Alzheimer Disease: Aging or Age-related ?

Author: O. Bugiani
Submitted: Wednesday 8th of September 2010 08:29:12 AM
Submitted by: egf
Educational levels: expert, qc1, qc2, qc3



This lecture focuses on the relationship between Aβ deposition and neurodegeneration in AD compared to the normal aging of the brain. The question in the title refers to whether Alzheimer’s disease (AD), the most common cause of dementia in the elderly, affects some people who are more vulnerable than others, or is a unavoidable outcome of aging. The second view meets the largest agreement among scientists based on prevalence of dementia exponentially increasing along with aging, and the observation as well that brain aging and AD share such lesions as tangles and Aβ accumulation in the grey structures. Assuming the latter responsible for neurodegeneration (amyloid cascade theory), AD appears to be the issue of increased production of Aβ and of more neurotoxic Aβ species and/or metabolites. At difference from this view, however, prevalence of dementia looks higher by age 75 through 95 compared to the exponential model, and lower after 95, suggesting that in AD neurons are more vulnerable to Aβ than in normal aging. Abnormally vulnerable neurons might result from defective nerve cell selection during development, or from uneven neurogenesis in adult life.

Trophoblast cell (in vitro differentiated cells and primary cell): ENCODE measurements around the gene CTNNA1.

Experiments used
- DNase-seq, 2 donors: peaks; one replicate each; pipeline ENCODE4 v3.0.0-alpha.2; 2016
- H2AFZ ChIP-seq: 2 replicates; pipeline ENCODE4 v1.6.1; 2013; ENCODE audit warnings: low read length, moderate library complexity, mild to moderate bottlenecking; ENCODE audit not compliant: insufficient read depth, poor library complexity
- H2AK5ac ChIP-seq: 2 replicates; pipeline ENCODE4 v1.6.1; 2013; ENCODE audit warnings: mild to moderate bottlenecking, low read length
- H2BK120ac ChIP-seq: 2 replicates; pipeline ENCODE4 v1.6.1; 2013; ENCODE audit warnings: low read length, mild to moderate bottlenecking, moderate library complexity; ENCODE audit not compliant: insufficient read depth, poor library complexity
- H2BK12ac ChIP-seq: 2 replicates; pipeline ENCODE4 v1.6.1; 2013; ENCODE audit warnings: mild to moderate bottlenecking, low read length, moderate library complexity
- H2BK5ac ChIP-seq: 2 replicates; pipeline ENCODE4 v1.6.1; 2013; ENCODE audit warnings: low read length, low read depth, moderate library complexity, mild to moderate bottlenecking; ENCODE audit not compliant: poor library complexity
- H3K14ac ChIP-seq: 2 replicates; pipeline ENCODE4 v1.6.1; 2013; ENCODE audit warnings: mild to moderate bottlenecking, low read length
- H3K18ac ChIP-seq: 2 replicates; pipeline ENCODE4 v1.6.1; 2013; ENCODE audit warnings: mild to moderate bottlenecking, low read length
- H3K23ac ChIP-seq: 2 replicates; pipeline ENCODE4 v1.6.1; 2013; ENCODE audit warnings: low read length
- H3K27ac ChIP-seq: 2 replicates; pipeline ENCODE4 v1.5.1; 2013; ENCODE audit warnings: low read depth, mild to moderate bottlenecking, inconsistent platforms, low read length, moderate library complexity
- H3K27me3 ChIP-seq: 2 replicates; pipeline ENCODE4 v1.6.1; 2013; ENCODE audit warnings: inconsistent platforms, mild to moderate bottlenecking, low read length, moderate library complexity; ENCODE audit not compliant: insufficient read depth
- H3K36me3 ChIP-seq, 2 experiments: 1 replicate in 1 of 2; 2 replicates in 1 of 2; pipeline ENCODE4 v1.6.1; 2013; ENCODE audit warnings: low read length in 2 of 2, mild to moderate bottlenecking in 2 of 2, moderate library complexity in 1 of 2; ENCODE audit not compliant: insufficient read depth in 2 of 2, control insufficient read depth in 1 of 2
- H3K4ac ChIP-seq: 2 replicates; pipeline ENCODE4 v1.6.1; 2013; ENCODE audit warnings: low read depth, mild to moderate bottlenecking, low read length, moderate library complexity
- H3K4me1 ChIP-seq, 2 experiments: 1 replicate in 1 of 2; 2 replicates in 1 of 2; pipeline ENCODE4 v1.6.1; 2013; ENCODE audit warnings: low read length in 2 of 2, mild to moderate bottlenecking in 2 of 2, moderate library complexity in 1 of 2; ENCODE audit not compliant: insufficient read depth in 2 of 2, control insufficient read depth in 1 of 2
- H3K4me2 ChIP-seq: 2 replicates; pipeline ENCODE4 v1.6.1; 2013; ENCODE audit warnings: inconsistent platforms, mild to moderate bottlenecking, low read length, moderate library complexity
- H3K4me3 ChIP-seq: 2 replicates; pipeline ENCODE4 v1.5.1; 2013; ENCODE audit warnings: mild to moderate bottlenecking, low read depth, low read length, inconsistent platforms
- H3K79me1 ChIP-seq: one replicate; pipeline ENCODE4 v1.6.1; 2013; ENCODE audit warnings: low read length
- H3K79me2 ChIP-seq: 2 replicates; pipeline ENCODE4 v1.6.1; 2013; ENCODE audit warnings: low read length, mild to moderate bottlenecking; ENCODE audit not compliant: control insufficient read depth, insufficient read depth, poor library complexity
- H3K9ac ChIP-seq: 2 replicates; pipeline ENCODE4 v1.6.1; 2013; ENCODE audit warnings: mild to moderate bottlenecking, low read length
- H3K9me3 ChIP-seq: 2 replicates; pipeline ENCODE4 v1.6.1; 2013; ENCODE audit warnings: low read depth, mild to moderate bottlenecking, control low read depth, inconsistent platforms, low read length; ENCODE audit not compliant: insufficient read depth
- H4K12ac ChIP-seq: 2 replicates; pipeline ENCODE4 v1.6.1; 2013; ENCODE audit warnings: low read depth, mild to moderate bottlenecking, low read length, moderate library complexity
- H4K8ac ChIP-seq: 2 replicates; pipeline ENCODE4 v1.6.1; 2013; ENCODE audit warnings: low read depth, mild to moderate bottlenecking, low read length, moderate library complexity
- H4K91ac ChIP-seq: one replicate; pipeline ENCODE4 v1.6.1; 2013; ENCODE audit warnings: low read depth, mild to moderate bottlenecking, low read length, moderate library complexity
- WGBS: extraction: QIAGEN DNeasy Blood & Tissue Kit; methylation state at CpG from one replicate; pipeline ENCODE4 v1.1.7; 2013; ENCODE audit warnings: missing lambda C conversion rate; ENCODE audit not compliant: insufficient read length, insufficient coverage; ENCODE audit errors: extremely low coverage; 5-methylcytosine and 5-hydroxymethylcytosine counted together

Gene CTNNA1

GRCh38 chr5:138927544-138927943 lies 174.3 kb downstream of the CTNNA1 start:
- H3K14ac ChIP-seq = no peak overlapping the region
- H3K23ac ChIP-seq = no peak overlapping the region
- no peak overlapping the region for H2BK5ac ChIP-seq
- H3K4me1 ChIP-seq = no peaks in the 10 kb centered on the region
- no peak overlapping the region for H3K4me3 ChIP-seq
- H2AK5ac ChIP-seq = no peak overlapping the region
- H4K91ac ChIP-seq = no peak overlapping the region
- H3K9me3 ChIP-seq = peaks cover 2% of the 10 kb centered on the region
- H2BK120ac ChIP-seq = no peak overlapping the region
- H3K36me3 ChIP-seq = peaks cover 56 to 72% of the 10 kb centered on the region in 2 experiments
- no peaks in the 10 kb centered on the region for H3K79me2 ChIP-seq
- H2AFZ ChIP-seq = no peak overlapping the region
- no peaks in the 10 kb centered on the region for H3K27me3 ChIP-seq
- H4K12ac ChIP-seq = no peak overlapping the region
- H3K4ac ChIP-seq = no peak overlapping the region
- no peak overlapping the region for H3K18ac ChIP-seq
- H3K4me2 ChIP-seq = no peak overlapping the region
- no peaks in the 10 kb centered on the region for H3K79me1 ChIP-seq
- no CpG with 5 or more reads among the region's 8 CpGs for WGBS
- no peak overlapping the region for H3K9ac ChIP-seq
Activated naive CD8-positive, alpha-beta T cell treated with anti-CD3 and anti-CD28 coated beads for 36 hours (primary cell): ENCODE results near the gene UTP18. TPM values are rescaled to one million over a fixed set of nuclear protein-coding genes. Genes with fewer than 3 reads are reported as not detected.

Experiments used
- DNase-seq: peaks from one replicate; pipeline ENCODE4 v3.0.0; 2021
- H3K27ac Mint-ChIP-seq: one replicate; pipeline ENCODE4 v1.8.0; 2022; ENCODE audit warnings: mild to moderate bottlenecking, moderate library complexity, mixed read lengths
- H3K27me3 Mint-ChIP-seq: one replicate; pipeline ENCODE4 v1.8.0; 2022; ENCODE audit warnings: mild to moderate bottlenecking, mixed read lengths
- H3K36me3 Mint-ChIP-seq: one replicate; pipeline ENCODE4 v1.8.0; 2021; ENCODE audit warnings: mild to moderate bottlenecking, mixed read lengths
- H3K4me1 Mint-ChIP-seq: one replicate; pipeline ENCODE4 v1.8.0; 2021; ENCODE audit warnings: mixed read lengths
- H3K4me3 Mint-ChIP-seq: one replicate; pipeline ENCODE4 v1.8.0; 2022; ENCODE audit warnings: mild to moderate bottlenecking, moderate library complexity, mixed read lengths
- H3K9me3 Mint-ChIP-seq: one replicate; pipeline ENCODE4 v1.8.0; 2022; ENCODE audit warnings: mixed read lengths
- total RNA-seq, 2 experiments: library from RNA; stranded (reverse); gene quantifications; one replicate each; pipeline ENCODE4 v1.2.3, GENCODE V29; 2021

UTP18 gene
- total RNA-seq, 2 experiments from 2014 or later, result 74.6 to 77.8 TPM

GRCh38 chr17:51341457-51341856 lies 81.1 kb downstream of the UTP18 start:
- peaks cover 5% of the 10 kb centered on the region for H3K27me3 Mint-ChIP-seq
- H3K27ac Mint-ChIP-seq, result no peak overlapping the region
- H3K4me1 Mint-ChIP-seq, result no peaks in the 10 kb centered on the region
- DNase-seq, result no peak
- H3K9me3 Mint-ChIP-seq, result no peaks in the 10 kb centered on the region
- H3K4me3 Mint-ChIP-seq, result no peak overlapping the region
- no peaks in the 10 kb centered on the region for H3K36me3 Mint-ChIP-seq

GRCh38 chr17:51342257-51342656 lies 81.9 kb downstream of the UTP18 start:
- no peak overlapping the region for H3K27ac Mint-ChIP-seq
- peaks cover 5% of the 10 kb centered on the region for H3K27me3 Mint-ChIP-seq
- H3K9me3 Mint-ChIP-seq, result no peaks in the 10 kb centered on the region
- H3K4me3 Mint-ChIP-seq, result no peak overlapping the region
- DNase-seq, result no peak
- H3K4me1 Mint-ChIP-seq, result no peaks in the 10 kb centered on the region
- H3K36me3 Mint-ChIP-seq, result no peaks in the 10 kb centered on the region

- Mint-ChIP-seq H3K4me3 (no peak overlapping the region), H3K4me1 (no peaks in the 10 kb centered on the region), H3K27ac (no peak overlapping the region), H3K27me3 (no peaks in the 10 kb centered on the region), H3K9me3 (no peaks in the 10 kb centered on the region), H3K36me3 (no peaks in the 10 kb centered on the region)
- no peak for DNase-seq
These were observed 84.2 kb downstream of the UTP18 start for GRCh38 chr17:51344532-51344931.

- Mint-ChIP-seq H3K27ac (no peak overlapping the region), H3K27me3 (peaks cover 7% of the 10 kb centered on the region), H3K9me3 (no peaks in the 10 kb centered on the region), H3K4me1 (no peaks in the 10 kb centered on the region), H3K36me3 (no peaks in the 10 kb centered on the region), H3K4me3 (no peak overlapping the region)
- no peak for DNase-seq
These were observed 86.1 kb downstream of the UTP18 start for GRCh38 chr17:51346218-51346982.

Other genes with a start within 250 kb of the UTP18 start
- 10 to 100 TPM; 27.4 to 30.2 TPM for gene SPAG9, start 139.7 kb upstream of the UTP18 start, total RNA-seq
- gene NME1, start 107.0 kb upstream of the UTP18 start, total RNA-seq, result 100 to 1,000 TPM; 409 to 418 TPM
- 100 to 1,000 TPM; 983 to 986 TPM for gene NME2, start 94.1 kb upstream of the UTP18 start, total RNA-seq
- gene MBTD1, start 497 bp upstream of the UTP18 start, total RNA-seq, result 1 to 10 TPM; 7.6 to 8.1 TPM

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O. Bugiani. Alzheimer Disease: Aging or Age-related ?. EUROGENE portal. September 2010. online:


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